The situation that I gave above of setting a camera to its lowest and highest bit depth while yielding the same DR is another case. There are many cameras that have such capability, hence there are many such examples of how bit-depth is independent from DR.

The above scenario of an older camera with 16-bit depth and low capture DR compared to the capture DR of today's 16-bit cameras is yet another case of how DR and bit-depth are independent. There are many old and new cameras to compare, thus there a numerous examples demonstrating the independence between DR and bit-depth.

We haven't even touched on the differing dynamic ranges of digital systems and digital displays that have identical bit depths.

Again, we need look no further than ML for another example in which capture DR is independent from bit-depth -- HDR video. With HDR video, the DR increases, yet the bit-depth remains unchanged. Of course, we are not increasing the actual dynamic range of the sensor, and we sacrifice longer shutter speeds and suffer motion artifacts in exchange for the DR increase.

These general examples (along with the specific ML examples) are fairly clear, so I don't see the need to site particular digital cameras/systems to prove the point. However, I will, if you like.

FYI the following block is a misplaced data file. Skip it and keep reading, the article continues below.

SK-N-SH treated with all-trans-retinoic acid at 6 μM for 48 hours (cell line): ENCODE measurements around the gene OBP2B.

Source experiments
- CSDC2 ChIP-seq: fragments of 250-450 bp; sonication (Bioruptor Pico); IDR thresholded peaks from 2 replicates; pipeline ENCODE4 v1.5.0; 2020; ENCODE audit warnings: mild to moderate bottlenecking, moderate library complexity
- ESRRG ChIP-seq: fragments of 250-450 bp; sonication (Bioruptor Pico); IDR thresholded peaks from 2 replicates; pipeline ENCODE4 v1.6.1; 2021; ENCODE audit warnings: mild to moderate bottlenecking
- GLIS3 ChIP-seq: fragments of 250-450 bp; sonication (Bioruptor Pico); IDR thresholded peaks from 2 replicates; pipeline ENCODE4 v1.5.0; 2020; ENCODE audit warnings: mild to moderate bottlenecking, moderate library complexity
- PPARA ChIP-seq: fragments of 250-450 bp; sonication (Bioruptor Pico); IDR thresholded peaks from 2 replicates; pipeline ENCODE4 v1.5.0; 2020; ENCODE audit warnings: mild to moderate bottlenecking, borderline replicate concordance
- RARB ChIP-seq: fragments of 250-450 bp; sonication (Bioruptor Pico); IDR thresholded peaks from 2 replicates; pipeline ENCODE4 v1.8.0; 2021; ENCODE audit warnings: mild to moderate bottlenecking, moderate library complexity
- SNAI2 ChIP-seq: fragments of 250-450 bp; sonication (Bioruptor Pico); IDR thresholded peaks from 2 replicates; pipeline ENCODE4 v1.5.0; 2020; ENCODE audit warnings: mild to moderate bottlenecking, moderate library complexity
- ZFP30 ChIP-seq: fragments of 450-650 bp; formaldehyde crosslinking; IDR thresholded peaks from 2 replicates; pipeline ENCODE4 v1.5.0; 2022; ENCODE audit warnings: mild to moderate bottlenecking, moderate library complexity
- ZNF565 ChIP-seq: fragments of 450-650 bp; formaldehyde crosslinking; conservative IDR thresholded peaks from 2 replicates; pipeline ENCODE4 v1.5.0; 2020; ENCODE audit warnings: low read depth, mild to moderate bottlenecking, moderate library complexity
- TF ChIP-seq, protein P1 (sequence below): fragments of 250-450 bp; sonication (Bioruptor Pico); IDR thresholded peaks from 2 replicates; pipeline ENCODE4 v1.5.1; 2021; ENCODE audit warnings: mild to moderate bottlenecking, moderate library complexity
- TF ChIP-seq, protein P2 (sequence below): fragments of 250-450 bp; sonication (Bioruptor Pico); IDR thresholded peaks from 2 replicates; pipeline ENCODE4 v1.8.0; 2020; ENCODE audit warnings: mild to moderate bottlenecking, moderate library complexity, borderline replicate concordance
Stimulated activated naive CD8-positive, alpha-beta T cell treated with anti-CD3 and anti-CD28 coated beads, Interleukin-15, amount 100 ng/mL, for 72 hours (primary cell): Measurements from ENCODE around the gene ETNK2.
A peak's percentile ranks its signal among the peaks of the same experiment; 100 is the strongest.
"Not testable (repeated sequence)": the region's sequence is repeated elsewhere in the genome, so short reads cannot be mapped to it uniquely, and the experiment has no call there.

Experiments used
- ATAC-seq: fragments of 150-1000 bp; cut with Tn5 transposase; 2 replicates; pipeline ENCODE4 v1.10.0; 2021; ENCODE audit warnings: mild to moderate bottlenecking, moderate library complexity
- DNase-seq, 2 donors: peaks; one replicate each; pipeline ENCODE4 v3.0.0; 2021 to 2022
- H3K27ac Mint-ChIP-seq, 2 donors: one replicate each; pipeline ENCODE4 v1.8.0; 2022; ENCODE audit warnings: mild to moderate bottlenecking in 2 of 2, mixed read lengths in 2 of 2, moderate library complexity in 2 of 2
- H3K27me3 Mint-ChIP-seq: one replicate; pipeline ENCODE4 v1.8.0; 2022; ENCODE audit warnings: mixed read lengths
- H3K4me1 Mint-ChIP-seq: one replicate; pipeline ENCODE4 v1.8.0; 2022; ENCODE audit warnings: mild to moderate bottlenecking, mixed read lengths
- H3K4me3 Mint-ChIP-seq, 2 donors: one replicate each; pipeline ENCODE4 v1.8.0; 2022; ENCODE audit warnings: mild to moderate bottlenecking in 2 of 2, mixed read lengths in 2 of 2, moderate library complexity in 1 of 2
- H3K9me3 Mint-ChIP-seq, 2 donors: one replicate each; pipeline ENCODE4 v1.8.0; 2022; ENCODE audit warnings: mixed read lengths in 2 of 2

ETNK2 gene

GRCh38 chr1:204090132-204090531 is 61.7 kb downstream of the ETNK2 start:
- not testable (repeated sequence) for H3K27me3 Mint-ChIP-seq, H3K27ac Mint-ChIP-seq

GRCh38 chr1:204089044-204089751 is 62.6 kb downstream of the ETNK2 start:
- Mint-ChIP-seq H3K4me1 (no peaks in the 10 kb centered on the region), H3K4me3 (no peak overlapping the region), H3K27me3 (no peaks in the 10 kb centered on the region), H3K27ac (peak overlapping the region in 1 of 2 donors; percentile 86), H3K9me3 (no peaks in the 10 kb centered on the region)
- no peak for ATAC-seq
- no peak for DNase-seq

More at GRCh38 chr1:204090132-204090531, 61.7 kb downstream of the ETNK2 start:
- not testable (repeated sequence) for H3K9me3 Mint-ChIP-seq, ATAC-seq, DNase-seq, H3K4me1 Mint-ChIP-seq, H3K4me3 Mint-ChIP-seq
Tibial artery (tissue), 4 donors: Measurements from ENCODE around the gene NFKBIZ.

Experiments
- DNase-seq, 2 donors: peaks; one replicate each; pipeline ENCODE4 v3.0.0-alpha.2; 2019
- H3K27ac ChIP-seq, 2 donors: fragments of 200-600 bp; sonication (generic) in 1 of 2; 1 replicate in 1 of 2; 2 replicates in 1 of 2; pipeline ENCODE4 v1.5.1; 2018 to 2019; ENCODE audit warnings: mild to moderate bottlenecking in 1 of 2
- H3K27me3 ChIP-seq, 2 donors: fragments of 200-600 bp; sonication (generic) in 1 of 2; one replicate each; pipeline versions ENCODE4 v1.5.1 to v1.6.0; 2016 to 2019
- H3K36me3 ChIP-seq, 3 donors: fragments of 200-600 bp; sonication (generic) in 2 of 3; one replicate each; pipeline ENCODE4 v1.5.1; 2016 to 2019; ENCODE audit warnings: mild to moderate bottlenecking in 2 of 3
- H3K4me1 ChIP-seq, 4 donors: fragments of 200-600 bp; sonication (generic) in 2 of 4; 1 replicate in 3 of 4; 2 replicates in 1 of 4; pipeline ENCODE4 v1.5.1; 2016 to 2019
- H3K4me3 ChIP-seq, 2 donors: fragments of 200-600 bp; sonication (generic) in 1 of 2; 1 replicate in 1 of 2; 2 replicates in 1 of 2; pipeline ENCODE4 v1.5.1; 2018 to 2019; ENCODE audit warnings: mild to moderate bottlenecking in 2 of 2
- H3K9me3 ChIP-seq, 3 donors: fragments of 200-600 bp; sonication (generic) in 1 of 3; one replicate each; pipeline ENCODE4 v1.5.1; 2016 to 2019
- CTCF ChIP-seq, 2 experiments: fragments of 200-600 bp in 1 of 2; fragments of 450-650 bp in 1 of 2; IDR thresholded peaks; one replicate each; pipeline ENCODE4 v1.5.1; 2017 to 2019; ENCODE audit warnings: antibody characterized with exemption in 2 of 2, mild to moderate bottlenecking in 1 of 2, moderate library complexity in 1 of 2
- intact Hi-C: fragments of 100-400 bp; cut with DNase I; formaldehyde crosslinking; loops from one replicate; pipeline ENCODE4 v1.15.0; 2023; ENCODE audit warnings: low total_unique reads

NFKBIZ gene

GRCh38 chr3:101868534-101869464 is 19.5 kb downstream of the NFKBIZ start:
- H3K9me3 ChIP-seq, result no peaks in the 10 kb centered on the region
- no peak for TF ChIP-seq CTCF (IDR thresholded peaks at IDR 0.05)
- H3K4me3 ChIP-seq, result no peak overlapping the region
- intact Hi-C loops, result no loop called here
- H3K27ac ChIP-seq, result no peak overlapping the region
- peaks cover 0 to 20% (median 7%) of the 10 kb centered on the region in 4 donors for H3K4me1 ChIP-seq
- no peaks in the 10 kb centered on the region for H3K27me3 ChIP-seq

a switch with two s**t**ates has no dynamic range.

Two shades can have dynamic range.

how do you describe dynamicrange between on and off? you need a **"lowest" measurable value (not zero!)**

Who said that the lower shade is "off/zero?"

However, zero is a given in any system, so, you are right, it should be considered as a third shade.

[/b]. leads to at least three states (or you said: two shades). means: [three states] 0, 0.5 and 1. whats the dynamicrange of that? other example: 4 states (2bit): 0, 0.33, 0.66, 1 (=1/0.33).. (16384 states) 14bit -> 1:16383 -> ln(16383)/ln(2) = 13.99 ELV

There is no way to quantify the specific dynamic range of any of those systems, unless the noise level is known. On the other hand, it seems that these examples demonstrate how dynamic range can relatively remain the same while the bit depth is changed.

"color" is just an electromagnetic property. if you measure three separate frequencies by its amount (here: photons), you just measure the dynamicrange in finite frequencies.. (please dont talk about the simplifaction from graphic-cards-world)

Well, if you take color on the "photon" level at the subject, you are talking about infinite frequencies.

However, my statement to which you responded involved the fact that color depth and bit depth are two different properties, so we are primarily referring to digital imaging systems. For the sake of simplification, let's address RGB digital imaging systems, and disregard alpha channels, Bayer interpolations or any obscure digital color systems. Let's also stick to simple raw imaging and not involve compression, dithering or any other such modifications.

Color depth in digital systems is a result of two primary factors: resolution and bit-depth. Here is the basic mathematical relationship:

**Color Depth = (Resolution x Bit Depth)**^{3}So, a small increase in resolution can yield a huge increase in color depth. Of course, an increase in bit-depth also boosts the color depth.

That's pretty much it.